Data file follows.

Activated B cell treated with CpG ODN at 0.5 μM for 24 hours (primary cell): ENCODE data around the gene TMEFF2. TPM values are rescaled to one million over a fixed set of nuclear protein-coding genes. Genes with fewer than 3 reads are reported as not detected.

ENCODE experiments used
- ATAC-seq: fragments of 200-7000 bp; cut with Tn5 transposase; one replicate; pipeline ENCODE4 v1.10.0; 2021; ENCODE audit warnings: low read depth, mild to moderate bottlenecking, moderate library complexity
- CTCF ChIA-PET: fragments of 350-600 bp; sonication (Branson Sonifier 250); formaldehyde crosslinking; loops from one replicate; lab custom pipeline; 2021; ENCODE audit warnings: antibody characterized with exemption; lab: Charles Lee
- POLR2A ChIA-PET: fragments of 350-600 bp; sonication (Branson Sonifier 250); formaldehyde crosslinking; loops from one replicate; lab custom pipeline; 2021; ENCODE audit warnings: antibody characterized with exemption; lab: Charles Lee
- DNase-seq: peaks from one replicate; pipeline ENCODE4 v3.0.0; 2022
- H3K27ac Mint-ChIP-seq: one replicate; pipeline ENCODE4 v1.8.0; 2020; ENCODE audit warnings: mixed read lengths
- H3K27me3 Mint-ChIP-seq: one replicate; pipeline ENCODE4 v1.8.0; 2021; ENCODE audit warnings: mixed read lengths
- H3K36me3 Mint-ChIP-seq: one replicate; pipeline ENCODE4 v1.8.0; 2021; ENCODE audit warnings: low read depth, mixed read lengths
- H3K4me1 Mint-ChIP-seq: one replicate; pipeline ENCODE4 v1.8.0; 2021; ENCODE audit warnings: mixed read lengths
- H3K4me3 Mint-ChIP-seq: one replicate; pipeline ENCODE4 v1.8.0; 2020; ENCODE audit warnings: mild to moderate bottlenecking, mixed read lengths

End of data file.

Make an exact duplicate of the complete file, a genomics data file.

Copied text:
Activated B cell treated with CpG ODN at 0.5 μM for 24 hours (primary cell): ENCODE data around the gene TMEFF2. TPM values are rescaled to one million over a fixed set of nuclear protein-coding genes. Genes with fewer than 3 reads are reported as not detected.

ENCODE experiments used
- ATAC-seq: fragments of 200-7000 bp; cut with Tn5 transposase; one replicate; pipeline ENCODE4 v1.10.0; 2021; ENCODE audit warnings: low read depth, mild to moderate bottlenecking, moderate library complexity
- CTCF ChIA-PET: fragments of 350-600 bp; sonication (Branson Sonifier 250); formaldehyde crosslinking; loops from one replicate; lab custom pipeline; 2021; ENCODE audit warnings: antibody characterized with exemption; lab: Charles Lee
- POLR2A ChIA-PET: fragments of 350-600 bp; sonication (Branson Sonifier 250); formaldehyde crosslinking; loops from one replicate; lab custom pipeline; 2021; ENCODE audit warnings: antibody characterized with exemption; lab: Charles Lee
- DNase-seq: peaks from one replicate; pipeline ENCODE4 v3.0.0; 2022
- H3K27ac Mint-ChIP-seq: one replicate; pipeline ENCODE4 v1.8.0; 2020; ENCODE audit warnings: mixed read lengths
- H3K27me3 Mint-ChIP-seq: one replicate; pipeline ENCODE4 v1.8.0; 2021; ENCODE audit warnings: mixed read lengths
- H3K36me3 Mint-ChIP-seq: one replicate; pipeline ENCODE4 v1.8.0; 2021; ENCODE audit warnings: low read depth, mixed read lengths
- H3K4me1 Mint-ChIP-seq: one replicate; pipeline ENCODE4 v1.8.0; 2021; ENCODE audit warnings: mixed read lengths
- H3K4me3 Mint-ChIP-seq: one replicate; pipeline ENCODE4 v1.8.0; 2020; ENCODE audit warnings: mild to moderate bottlenecking, mixed read lengths